30 October 2017

Rene Herse 3-person tandem on display

At the Bicycle Culture Center near Meguro Station.

22 October 2017

10th Consecutive Day of Rain = Time for a Rain Gear Review!

Outside Segafredo coffee in Shimokitazawa, in my rain gear!
Today marks (by one friend's count) the 10th consecutive day of at least some rain in Tokyo. We have had drenching rain, cold rain, warm rain, sprinkles, misty small droplets, and more.  Rain last weekend put the kabosh on Jerome's erstwhile attempt at SR600 Nihon Alps.

I have tried to put the best spin on things and have continued to ride my bicycle all over town on my commute and for other meetings and errands. (On short rides, in all but the heaviest rain, with decent rain gear and the right footwear, it is manageable. Every once in awhile, I arrive soaking wet, even after removing my rain gear.)

Overnight tonight we are expecting a typhoon. It has been raining in Tokyo most of the past 36+ hours -- the past 12 hours' relatively heavy but not cold rain, and it should rain straight through until the typhoon passes early Monday. Despite this "extremely large, strong" typhoon being a relatively fast moving storm, accelerating as it moves toward the Japanese archipelago, the Tokyo area is forecast to get up to 200mm (8 inches) of rain, while areas along the coast to the west of Tokyo should get even more rain.

Today's weekly Sunday morning Tokyo Cranks ride was cancelled due to rain, replaced with a morning coffee get together at the Segafredo shop a few hundred meters north of Shimo Kitazawa station.

Of course, I rode to and from ShimoKita for the coffee. I did not see a single other cyclist out on the trip over, and only one or two on the return trip. But it was not a bad ride. The roads are LESS slippery after several days of rain than after the first rain in days or weeks. The oily discharge from autos and trucks has mostly washed away after a day or two. And the wind was not strong.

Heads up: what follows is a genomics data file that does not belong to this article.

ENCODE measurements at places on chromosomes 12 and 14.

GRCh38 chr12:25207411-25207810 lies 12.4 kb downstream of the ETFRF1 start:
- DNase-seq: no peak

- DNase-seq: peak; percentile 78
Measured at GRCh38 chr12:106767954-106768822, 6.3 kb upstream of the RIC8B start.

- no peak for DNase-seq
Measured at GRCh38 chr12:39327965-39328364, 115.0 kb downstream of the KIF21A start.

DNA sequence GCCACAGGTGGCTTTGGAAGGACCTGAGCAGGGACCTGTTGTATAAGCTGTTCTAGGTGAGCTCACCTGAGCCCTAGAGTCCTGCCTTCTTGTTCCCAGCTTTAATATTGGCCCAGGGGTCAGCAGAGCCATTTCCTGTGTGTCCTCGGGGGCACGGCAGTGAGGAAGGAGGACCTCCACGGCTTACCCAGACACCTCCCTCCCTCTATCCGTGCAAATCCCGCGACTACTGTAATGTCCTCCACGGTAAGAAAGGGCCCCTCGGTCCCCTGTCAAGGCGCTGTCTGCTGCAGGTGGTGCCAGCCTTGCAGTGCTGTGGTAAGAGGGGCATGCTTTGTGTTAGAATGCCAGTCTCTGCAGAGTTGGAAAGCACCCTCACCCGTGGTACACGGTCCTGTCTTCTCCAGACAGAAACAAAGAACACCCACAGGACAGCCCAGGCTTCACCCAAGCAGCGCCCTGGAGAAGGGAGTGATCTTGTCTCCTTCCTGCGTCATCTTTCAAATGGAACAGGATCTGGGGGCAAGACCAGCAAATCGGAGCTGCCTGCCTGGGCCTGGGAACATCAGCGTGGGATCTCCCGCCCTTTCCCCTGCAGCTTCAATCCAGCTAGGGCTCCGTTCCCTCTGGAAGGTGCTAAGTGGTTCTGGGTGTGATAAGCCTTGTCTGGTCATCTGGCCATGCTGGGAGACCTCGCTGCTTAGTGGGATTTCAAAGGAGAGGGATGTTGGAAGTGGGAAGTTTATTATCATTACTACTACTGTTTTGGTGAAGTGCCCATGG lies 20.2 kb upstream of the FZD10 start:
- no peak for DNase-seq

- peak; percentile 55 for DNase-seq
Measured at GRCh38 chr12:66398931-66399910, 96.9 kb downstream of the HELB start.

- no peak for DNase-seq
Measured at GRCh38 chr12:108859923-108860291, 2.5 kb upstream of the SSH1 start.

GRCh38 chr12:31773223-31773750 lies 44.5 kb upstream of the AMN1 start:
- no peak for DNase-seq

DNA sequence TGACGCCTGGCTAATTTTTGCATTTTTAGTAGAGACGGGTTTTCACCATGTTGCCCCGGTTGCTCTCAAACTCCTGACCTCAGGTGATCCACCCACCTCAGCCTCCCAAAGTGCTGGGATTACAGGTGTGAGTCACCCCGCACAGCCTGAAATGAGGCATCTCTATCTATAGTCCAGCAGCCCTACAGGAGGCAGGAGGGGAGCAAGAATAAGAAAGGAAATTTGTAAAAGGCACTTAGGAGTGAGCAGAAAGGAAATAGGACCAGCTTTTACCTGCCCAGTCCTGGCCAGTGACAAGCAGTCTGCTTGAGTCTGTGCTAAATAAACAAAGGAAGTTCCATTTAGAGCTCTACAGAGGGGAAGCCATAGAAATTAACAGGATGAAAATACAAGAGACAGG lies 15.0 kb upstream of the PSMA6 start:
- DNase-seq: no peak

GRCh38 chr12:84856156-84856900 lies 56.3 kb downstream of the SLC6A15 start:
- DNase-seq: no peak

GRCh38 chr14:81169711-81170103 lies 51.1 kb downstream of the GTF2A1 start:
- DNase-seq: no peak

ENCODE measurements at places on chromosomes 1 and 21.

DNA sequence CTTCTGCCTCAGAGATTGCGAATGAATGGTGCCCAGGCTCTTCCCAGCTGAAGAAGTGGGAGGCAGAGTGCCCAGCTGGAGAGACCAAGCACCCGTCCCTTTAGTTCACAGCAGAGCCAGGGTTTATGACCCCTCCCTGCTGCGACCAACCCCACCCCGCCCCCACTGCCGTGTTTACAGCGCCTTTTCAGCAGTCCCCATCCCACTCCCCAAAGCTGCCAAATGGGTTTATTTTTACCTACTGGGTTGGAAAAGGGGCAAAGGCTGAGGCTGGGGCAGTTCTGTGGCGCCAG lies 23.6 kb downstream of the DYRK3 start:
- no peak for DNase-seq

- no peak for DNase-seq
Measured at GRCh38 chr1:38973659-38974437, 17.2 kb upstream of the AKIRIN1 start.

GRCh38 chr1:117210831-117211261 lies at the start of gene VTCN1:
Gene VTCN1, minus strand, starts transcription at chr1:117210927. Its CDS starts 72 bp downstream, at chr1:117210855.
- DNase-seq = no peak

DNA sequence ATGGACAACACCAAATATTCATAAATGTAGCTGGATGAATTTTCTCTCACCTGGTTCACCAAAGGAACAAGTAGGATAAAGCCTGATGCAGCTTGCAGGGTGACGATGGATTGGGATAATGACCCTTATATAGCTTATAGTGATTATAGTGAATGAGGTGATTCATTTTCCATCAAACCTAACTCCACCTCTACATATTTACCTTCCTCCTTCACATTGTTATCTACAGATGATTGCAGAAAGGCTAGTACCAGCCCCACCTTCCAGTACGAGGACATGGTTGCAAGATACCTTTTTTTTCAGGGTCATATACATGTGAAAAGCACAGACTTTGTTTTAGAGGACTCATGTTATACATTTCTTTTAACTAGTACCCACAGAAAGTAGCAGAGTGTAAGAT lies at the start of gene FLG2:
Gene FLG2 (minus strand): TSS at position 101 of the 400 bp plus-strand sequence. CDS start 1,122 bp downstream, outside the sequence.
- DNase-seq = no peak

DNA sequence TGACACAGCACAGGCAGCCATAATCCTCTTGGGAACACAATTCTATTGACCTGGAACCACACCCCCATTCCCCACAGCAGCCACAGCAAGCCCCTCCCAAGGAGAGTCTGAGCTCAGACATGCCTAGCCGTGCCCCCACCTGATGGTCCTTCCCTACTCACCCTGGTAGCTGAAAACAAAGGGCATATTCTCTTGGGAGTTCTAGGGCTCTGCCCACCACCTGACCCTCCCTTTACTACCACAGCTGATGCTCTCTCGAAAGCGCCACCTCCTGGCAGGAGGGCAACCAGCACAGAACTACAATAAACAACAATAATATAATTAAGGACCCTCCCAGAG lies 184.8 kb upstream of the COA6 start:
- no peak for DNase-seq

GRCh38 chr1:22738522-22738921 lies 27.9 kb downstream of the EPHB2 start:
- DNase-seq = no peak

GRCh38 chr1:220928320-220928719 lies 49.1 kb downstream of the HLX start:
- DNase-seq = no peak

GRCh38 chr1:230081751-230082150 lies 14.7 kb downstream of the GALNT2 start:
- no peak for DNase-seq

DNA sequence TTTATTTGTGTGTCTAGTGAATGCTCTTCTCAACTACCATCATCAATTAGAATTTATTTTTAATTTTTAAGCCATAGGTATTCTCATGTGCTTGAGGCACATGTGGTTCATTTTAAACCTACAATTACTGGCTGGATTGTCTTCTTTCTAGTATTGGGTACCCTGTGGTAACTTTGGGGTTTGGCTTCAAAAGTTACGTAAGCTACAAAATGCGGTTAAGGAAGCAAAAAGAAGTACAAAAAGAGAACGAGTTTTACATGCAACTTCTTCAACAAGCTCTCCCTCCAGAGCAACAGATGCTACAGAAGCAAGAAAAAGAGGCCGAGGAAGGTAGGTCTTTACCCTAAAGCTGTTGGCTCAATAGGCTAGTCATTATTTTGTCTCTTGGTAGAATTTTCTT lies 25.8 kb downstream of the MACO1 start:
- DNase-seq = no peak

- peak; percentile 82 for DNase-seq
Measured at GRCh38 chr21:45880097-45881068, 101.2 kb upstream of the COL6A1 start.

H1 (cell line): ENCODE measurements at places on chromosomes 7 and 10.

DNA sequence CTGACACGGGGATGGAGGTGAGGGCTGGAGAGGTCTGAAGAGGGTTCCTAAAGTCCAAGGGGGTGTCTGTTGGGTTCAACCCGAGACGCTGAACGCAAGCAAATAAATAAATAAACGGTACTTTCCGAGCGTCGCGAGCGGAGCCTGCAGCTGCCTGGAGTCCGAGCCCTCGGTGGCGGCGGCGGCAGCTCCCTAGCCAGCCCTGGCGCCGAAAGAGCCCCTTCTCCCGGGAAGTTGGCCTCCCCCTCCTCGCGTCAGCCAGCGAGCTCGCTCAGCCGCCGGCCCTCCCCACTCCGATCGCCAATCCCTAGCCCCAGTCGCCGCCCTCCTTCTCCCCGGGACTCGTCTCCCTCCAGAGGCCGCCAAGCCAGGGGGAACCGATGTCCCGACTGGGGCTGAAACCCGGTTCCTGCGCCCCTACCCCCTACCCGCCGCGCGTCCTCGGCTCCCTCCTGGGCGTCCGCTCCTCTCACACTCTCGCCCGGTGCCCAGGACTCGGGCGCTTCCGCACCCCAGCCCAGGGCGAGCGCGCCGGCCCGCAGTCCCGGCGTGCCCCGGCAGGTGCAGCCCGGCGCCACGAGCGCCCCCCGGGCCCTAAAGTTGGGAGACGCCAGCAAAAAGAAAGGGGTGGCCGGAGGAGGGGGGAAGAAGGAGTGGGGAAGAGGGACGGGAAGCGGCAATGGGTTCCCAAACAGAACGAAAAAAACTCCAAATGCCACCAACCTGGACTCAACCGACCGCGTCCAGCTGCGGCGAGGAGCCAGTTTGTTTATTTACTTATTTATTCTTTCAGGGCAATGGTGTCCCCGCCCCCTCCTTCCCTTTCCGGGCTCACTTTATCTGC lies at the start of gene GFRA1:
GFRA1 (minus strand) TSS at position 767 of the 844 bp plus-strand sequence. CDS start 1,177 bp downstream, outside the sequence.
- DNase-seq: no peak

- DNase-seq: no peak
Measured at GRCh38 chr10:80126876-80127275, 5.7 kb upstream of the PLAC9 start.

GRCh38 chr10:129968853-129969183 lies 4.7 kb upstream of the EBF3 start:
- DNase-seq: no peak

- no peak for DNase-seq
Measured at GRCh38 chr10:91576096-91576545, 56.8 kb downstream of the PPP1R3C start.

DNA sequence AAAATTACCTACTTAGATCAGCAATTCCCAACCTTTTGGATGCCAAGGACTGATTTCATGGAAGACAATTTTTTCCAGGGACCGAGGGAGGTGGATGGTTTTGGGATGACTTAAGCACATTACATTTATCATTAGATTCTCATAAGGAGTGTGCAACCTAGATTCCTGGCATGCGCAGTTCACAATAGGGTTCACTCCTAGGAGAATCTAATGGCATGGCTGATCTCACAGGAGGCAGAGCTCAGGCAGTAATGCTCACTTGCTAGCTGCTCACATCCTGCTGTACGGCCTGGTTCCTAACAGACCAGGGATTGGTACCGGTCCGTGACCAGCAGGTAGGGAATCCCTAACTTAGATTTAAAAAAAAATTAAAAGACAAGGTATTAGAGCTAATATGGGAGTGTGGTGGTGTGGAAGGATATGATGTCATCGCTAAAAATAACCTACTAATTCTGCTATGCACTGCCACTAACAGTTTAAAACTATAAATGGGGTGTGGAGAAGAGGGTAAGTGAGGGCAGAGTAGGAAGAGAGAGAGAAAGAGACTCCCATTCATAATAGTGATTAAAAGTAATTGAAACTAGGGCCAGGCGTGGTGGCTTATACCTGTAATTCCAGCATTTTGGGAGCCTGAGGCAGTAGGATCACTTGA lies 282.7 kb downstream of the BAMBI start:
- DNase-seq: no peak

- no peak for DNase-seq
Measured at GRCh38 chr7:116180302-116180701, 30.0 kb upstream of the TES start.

Some thoughts on the rain gear I have used recently:

1. Showers Pass cycling rain jacket.

This is very good rain protection. Nicely roomy, longer sleeves than my other cycling rain shells, plenty of adjustment on the wrist velcro closing tabs. The only issues are that in Tokyo much of the time this jacket is too hot, with sweat on the inside becoming a major issue.  No reason to wear a rain shell if you are dripping wet anyway on the inside! The past week has been cool enough so this is not a problem. Another issue is that the version I have has no hood, and a relatively large opening around the neck. Again, not a problem on a commute, but not ideal for a ride of many hours in the rain.

2. Rain Legs

These rain "chaps" are a life saver. Light weight, easy to roll up and carry around the waist, easy to take on and off. For maybe 15% of the bulk of rain pants, you block 85% of the water that would hit your legs.  And with rain pants, sweat on the inside is always an issue, but not with these unless in extreme heat.

3. X3 clip on rain fender.

This is my favorite brand of clip on fender. It is easy to adjust. I like the MTB version that is a bit wider, since it continues to work even if it gets a wee bit off center. No, a clip on fender is not ideal, it will not keep the rain off your bike frame or grit off of your drivetrain, but it does keep your backside dry.

4. Cycling cap inside helmet.

The past week I have worn a cap with visor -- baseball cap or cycling cap -- inside my helmet. I find this is much more effective for maximizing eyesight than glasses would be in the rain. Glasses fog up.

5. Sealskinz (USA) gloves

These are good, but seem to have lost water resistance over the five plus years (10?) I have used them.

6. Sealskinz (USA) socks.

If I recall correctly, the "sealskinz" brand has different ownership/control in the US and the UK/Europe. These waterproof socks will retain a lot of water once it seeps in the top. They keep my feet dry the first 15-20 minutes of a soaking ride.

7. Shimano MTB style shoes. The shoes I am wearing in the photo actually do pretty well at keeping my feet dry (unlike some others) ... for the first 30 minutes of a soaking ride.

None of these will keep you fully dry if you ride in a rainstorm. But they will make a huge difference on a shorter trip, and welp make the rain tolerable, even fun. And they can make a huge difference in allowing you to ride in rain in the city and actually show up to meetings looking presesentable.